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Saffery Family Crest Products




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See Also


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See Also




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Citations


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Citations



    Other References

    1. Dunkling, Leslie. Dictionary of Surnames. Toronto: Collins, 1998. Print. (ISBN 0004720598).
    2. Burke, Sir Bernard. Genealogical and Heraldic History of the Peerage and Baronetage, The Privy Council, Knightage and Compainonage. London: Burke Publishing, 1921. Print.
    3. Humble, Richard. The Fall of Saxon England. New York: Barnes and Noble, 1975. Print. (ISBN 0-88029-987-8).
    4. Hitching, F.K and S. Hitching. References to English Surnames in 1601-1602. Walton On Thames: 1910. Print. (ISBN 0-8063-0181-3).
    5. Weis, Frederick Lewis, Walter Lee Sheppard and David Faris. Ancestral Roots of Sixty Colonists Who Came to New England Between 1623 and 1650 7th Edition. Baltimore: Genealogical Publishing, 1992. Print. (ISBN 0806313676).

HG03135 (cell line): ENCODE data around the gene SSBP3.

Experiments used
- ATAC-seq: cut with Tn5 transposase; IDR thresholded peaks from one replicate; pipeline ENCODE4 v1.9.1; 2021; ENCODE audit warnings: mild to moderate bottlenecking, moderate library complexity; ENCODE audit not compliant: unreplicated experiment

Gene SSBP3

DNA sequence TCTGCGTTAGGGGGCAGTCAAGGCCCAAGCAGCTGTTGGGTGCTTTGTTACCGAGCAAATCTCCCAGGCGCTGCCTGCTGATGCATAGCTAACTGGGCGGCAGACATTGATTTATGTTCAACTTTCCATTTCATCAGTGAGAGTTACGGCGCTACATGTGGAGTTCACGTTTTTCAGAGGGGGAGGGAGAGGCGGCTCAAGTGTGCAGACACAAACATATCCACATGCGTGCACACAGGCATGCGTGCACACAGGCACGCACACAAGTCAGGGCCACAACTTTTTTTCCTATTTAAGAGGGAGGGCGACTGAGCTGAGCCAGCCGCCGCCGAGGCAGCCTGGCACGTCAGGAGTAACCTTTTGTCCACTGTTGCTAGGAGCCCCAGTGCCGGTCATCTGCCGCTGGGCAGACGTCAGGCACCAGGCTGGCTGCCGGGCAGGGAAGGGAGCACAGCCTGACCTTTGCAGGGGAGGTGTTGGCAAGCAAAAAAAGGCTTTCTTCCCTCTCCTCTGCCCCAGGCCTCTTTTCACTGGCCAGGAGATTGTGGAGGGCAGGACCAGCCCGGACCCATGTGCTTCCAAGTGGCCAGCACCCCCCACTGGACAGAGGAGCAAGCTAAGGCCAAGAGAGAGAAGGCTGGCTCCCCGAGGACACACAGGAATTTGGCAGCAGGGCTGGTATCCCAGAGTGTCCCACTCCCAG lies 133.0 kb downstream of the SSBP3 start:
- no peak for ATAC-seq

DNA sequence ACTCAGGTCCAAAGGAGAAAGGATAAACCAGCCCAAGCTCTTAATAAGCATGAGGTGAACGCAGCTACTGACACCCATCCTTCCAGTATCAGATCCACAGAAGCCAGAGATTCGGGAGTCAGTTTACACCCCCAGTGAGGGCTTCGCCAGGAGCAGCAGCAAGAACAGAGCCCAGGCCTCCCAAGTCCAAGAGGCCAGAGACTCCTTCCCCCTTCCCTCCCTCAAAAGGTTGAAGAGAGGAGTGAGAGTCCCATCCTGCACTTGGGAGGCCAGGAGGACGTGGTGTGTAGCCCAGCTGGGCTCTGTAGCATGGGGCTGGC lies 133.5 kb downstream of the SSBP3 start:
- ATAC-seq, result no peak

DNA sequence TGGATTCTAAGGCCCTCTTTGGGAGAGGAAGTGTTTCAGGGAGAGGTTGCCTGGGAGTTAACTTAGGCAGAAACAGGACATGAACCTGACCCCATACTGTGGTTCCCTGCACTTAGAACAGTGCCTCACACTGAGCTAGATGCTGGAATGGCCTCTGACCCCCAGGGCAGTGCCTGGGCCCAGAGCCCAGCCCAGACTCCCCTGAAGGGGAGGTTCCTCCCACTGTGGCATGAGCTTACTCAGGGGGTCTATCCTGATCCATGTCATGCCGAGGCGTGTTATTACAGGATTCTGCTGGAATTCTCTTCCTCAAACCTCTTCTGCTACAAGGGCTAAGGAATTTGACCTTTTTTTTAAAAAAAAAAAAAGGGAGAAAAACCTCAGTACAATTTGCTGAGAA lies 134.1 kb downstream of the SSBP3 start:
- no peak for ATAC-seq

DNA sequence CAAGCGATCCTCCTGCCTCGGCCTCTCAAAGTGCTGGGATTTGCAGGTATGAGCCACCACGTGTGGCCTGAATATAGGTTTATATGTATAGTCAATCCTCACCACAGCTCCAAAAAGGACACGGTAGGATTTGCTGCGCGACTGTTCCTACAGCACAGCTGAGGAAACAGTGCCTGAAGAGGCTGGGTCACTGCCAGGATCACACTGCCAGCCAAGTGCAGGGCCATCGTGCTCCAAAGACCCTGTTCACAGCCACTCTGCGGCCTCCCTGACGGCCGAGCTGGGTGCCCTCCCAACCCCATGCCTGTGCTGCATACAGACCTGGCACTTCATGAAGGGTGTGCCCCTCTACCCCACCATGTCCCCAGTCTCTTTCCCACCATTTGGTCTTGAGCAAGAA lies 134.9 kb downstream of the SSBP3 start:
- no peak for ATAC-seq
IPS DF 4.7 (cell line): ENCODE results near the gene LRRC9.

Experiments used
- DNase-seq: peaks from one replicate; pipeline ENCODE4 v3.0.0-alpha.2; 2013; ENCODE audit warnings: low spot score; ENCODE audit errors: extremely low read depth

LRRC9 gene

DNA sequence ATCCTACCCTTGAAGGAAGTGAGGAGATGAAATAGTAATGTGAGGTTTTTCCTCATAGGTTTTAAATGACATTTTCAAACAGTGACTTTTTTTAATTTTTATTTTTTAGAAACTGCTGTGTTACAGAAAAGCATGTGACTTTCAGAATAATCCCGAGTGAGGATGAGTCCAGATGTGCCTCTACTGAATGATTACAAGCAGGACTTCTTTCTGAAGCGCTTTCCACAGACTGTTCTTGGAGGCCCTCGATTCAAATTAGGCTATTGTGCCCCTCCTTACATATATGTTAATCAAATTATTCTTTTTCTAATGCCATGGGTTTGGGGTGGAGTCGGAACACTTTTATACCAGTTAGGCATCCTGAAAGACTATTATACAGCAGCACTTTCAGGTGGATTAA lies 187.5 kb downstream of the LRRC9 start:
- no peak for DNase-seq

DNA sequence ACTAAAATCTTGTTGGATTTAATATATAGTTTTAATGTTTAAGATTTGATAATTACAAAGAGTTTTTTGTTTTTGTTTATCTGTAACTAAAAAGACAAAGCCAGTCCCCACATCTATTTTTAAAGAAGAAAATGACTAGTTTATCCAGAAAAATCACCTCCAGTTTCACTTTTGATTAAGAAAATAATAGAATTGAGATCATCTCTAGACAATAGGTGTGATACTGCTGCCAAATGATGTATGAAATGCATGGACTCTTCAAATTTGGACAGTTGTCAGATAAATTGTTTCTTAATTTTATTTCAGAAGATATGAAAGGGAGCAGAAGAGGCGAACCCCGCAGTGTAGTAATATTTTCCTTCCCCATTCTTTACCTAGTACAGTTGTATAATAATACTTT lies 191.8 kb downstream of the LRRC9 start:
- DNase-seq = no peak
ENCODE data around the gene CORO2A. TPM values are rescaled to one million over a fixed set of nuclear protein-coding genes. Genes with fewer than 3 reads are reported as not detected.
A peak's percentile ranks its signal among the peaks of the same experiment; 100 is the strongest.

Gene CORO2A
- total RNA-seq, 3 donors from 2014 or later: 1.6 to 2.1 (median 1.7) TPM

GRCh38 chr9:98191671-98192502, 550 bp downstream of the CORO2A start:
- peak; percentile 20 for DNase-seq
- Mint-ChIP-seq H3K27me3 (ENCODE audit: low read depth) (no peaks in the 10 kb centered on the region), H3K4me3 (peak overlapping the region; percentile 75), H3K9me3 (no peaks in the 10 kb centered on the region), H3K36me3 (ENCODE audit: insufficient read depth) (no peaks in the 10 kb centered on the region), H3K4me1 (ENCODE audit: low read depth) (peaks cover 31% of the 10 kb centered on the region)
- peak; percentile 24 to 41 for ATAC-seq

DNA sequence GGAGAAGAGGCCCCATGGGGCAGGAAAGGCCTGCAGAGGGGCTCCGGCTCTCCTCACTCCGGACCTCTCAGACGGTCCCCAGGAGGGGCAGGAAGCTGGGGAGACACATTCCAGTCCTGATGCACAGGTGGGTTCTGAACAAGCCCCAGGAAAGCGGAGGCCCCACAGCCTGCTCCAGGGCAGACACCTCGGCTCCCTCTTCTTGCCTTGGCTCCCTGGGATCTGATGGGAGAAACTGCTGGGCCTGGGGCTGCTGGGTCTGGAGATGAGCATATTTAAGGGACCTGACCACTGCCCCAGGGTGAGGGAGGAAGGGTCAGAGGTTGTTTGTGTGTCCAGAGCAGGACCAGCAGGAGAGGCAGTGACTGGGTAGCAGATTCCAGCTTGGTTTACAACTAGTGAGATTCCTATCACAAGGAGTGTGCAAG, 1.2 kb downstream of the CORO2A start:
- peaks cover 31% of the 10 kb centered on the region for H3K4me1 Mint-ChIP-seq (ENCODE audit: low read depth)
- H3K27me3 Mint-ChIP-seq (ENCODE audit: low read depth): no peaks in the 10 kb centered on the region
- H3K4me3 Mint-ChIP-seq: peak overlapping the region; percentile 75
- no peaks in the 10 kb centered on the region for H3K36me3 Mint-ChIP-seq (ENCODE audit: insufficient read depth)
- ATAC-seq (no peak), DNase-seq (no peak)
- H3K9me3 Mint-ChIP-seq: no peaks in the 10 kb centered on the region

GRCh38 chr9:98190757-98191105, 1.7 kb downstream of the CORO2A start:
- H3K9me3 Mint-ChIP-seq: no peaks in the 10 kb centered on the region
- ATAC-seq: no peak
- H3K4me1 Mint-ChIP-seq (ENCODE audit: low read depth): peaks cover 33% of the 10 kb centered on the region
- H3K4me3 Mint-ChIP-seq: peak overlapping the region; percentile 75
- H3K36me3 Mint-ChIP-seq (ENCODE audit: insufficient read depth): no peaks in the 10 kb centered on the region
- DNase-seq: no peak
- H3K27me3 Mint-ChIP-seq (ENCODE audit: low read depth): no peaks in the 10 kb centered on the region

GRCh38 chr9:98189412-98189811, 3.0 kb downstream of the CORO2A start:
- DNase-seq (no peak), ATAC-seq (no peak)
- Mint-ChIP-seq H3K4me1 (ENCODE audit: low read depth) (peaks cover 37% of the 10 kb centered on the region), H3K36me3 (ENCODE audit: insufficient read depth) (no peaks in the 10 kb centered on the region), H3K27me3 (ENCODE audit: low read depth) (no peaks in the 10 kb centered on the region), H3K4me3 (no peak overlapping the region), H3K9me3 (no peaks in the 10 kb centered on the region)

6. Bolton, Charles Knowles. Bolton's American Armory. Baltimore: Heraldic Book Company, 1964. Print.
    7. Bullock, L.G. Historical Map of England and Wales. Edinburgh: Bartholomew and Son, 1971. Print.
    8. Burke, Sir Bernard. General Armory Of England, Scotland, Ireland and Wales. Ramsbury: Heraldry Today. Print.
    9. Williams, Dr Ann. And G.H. Martin, Eds. Domesday Book A Complete Translation. London: Penguin, 1992. Print. (ISBN 0-141-00523-8).
    10. Library of Congress. American and English Genealogies in the Library of Congress. Baltimore: Genealogical Publishing, 1967. Print.
    11. ...

    The Saffery Family Crest was acquired from the Houseofnames.com archives. The Saffery Family Crest was drawn according to heraldic standards based on published blazons. We generally include the oldest published family crest once associated with each surname.

    This page was last modified on 26 October 2015 at 10:34.